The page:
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March 25, 2011

DOMA repeal proposed

A third poll shows a majority supports marriage equality

Washington, D.C.--Bills to repeal the Defense of Marriage Act were introduced in the House and Senate on March 16.

Known as the Respect for Marriage Act, the repeal was put forward in the House of Representatives by Reps. Jerry Nadler, John Conyers, Barney Frank, Tammy Baldwin, Jared Polis and David Cicilline. Polis, Cicilline, Baldwin and Frank are the four out House members.

The House bill has over 100 co-sponsors.

For the first time, repeal legislation was also put forward in the Senate, presented by Dianne Feinstein, Patrick Leahy and Kirstin Gillibrand.

Two days after the legislation was introduced, another poll indicated growing support for same-sex marriage. An ABC poll released on March 18 showed that 53 percent of Americans think same-sex marriage should be legal, while 44 percent think it should be illegal. The telephone poll was conducted from March 10 to 13 using a national random sample of 1,005 people. Even with the margin of error of 3.5 percent, support outweighs opposition.

Another poll, a Pew Research survey in February, found the sides almost equal, with 45 percent supporting same-sex marriage and 46 percent opposed.

A third poll this month, commissioned by the Human Rights Campaign found 51 percent of voters oppose DOMA and only 34 percent support the 1996 legislation.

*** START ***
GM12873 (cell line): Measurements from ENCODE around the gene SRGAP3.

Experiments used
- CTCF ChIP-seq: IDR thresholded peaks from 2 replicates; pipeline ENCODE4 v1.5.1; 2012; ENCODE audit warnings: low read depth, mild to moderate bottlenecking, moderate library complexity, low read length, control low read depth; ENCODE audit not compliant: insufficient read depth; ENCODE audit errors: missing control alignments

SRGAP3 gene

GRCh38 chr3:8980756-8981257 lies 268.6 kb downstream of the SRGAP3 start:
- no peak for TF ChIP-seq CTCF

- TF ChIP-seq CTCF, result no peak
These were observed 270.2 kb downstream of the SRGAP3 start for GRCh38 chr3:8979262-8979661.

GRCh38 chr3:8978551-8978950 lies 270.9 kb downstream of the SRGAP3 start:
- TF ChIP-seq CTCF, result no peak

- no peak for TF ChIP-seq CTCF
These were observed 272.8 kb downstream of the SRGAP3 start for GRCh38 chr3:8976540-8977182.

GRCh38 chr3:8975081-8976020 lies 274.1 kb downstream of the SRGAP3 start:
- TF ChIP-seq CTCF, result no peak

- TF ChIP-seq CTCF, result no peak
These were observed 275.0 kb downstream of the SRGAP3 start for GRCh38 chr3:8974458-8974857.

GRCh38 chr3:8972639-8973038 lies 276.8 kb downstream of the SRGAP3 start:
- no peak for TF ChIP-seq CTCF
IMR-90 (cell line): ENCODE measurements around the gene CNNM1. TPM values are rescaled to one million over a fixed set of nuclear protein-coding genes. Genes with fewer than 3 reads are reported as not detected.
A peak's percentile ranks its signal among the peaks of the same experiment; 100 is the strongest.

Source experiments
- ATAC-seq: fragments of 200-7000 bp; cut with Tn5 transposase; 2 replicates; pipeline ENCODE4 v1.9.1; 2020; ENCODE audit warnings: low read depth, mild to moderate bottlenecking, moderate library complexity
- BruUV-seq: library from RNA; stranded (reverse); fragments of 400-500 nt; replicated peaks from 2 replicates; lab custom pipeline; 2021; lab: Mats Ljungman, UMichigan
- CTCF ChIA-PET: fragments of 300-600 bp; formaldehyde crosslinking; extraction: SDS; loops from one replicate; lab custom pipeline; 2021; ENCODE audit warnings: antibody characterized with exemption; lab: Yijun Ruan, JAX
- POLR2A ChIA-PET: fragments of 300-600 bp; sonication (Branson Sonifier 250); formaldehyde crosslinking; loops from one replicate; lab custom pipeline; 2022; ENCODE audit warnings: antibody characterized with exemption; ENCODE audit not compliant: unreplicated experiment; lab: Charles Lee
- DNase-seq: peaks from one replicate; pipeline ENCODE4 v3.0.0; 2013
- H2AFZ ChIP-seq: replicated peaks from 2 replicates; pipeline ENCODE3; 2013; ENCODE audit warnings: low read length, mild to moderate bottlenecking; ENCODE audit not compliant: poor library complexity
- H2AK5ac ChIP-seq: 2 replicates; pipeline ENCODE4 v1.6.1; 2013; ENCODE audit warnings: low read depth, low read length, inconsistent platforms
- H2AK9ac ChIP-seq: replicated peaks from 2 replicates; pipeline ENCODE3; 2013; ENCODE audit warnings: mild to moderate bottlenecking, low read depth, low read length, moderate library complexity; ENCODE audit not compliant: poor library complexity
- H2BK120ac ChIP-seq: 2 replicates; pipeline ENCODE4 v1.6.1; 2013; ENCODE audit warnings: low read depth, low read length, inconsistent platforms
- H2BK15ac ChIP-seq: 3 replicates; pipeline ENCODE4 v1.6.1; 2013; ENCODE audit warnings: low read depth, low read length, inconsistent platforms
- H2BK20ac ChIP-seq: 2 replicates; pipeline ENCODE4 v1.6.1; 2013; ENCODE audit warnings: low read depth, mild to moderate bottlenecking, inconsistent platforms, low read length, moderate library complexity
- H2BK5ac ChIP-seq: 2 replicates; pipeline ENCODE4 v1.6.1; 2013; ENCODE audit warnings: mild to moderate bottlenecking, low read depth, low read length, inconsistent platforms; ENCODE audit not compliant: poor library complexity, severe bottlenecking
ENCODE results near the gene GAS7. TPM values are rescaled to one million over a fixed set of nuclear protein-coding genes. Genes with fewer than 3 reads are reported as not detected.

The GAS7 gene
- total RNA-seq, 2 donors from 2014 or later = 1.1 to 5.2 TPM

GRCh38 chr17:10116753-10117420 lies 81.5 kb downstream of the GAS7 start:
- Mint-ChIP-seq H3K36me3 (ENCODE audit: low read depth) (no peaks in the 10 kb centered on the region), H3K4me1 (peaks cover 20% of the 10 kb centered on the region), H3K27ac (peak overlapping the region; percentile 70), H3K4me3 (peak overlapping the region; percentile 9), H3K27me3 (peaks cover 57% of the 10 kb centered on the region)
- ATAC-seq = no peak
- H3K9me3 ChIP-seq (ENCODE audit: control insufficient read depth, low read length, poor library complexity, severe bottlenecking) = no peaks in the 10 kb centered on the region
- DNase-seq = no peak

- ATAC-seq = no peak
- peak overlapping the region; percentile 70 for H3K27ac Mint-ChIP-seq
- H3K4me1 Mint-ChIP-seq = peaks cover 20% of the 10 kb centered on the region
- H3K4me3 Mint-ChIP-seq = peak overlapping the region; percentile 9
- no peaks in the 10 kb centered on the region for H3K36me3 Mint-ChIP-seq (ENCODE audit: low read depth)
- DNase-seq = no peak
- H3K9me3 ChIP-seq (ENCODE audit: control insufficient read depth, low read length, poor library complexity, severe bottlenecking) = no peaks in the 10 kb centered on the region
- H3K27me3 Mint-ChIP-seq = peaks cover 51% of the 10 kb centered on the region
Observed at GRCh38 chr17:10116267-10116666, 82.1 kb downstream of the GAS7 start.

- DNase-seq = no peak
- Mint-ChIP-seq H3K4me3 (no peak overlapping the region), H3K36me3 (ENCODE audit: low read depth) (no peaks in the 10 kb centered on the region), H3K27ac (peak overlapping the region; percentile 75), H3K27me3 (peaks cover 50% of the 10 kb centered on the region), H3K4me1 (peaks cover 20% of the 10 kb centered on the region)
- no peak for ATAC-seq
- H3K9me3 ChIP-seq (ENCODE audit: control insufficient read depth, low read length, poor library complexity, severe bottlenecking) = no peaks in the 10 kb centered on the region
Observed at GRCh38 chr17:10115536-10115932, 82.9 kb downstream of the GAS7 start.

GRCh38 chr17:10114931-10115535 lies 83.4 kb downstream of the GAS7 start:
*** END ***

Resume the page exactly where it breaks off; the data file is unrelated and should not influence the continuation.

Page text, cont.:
President Barack Obama’s administration announced on February 23 that it would no longer defend DOMA in court, finding that the third section is unconstitutional. Obama, who studied the Constitution at Harvard, was backed up by Attorney General Eric Holder.

Section 3 bars the federal government from recognizing any same-sex marriage for any purpose, including taxes, Social Security, federal employee benefits or immigration, no matter if the marriage is legal in the couple’s home state. That is the section that most lawsuits against DOMA hinge on, and the one that Obama and Holder believe violates the Constitution.

Section 2 says that states can refuse to recognize same-sex marriages performed in other states.

An immigration judge in Manhattan on March 22 concurred with attorneys’ arguments that the Justice Department stance allows an Argentine woman to stay in the country with her wife, marking the first time a same-sex marriage has been used successfully in an immigration case.

The deportation case against Monica Alcota was adjourned until December, with the support of the government’s attorney. Judge Terry A. Bain gave his approval for Alcota and her wife, Cristina Ojeda, to go ahead with using the form for spouses of United States citizens to petition to stay in the country. Alcota came to the United States ten years ago.




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